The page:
USDA Implements School Food RulesHere at Manna, we work hard to provide the 32.3% of MCPS school children who qualify for free- and reduced-price meals (FARMS) with nutritious foods for the weekend. Our Karen Goldberg Smart Sacks program provides over 2,000 elementary school kids with bags of meals and snacks for the weekend when FARMS are unavailable.
Kids who live in poverty often don’t have access to the best foods, and that decreases their chances at having a full belly in which to power their brain during class. Most of these children get their calories from “recreational” foods from the vending machines at school – things like soda, candy, and chips. These foods don’t power the brain; instead they drain energy and focus.
In 2010, the USDA implemented the Healthy, Hunger-Free Kids Act. According to the Food Research and Action Center (FRAC), the Healthy, Hunger-Free Kids Act gave USDA:
- Authority to issue healthy nutrition standards for all foods sold in schools (“competitive foods”)
- Power to eliminate unhealthy foods in vending machines, snack bars, “a la carte” lines in cafeterias, and other foods sold outside of the federally-reimbursed school meals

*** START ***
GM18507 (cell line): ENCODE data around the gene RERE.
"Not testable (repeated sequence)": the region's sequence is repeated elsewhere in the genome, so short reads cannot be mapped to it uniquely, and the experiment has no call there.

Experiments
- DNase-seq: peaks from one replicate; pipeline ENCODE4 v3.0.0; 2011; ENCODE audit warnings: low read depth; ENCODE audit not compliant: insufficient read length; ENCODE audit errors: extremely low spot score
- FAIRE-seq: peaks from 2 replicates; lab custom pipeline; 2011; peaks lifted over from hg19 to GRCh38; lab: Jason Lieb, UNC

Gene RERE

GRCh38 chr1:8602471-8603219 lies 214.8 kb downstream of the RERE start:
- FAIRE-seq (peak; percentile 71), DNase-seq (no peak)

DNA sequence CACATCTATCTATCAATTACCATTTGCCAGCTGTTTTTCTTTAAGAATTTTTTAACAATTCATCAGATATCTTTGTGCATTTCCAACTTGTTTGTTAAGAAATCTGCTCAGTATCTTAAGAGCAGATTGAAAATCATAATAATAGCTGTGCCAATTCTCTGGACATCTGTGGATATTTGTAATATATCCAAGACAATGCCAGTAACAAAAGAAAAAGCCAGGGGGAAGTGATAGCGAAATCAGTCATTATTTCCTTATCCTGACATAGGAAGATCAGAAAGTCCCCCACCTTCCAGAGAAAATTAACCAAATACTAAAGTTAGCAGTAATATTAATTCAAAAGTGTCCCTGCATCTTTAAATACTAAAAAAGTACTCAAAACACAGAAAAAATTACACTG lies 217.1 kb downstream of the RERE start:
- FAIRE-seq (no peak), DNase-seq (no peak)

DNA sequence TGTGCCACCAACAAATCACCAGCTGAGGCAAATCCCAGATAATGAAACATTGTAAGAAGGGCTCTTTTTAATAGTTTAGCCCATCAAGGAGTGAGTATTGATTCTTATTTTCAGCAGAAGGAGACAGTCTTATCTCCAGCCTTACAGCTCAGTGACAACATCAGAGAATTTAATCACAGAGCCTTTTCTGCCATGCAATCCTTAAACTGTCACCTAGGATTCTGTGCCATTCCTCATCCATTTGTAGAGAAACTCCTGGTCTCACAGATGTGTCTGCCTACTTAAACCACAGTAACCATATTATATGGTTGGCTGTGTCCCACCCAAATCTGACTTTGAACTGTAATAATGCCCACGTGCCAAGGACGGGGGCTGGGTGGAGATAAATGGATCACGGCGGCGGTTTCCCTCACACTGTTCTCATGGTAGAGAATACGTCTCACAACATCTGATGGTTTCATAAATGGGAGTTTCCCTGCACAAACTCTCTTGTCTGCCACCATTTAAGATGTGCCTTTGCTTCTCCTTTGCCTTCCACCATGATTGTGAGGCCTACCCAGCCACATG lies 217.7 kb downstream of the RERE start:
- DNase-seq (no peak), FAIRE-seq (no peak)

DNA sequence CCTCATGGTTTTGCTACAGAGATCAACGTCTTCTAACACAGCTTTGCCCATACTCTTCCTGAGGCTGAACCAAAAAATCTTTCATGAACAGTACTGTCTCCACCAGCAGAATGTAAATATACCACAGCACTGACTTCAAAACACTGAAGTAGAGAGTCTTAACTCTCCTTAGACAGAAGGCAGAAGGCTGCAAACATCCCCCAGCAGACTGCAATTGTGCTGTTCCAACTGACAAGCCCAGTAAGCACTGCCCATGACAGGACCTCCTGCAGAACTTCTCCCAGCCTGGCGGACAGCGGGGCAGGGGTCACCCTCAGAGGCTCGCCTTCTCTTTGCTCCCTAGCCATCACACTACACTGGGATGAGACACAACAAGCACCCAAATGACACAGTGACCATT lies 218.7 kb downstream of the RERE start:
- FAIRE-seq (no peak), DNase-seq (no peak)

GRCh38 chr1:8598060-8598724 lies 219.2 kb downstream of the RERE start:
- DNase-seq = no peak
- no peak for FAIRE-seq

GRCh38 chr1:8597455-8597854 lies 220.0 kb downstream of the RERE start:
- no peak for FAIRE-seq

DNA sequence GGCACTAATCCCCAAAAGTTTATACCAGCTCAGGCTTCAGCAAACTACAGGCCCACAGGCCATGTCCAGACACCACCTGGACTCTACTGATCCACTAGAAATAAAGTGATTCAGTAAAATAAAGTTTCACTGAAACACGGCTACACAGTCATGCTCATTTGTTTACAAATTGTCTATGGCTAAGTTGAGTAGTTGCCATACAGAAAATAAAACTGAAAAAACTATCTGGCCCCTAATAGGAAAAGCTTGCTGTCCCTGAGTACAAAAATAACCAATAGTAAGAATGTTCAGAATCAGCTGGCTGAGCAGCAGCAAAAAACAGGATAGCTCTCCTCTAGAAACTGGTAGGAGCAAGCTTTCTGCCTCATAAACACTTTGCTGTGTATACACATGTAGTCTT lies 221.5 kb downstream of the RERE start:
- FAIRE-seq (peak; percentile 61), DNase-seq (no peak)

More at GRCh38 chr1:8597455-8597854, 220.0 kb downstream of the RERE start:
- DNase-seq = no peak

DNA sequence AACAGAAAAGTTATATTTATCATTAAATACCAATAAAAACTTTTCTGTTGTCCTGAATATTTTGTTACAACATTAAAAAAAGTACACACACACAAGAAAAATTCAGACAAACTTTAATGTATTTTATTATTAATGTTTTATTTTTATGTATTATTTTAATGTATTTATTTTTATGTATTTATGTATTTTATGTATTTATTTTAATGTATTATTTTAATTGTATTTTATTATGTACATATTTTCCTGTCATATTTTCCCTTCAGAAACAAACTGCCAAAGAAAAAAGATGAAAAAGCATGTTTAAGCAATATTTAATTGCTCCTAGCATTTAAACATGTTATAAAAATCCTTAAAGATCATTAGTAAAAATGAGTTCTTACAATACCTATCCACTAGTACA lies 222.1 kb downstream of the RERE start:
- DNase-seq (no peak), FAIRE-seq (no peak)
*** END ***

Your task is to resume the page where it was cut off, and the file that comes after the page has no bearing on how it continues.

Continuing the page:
Nutrition standards for these optional foods in schools were set, and many schools began to offer water vending machines and healthier options. Though the culture of school food is changing slowly, students have begun to see more healthy options. New “proposed regulations will establish national nutrition standards for all foods sold on the school campus throughout the school day,” according to FRAC. Read the new proposed USDA rules here.
Manna hopes to be a part of this conversation as we move towards providing healthier options for our Goldberg Smart Sacks kids. What do you think about the options for kids in school? Would you want your kids to get their calories from vending machines? Watch FRAC’s great webinar here. Join the conversation on Twitter by tweeting to @fractweets, @USDA, or @MannaFoodCenter.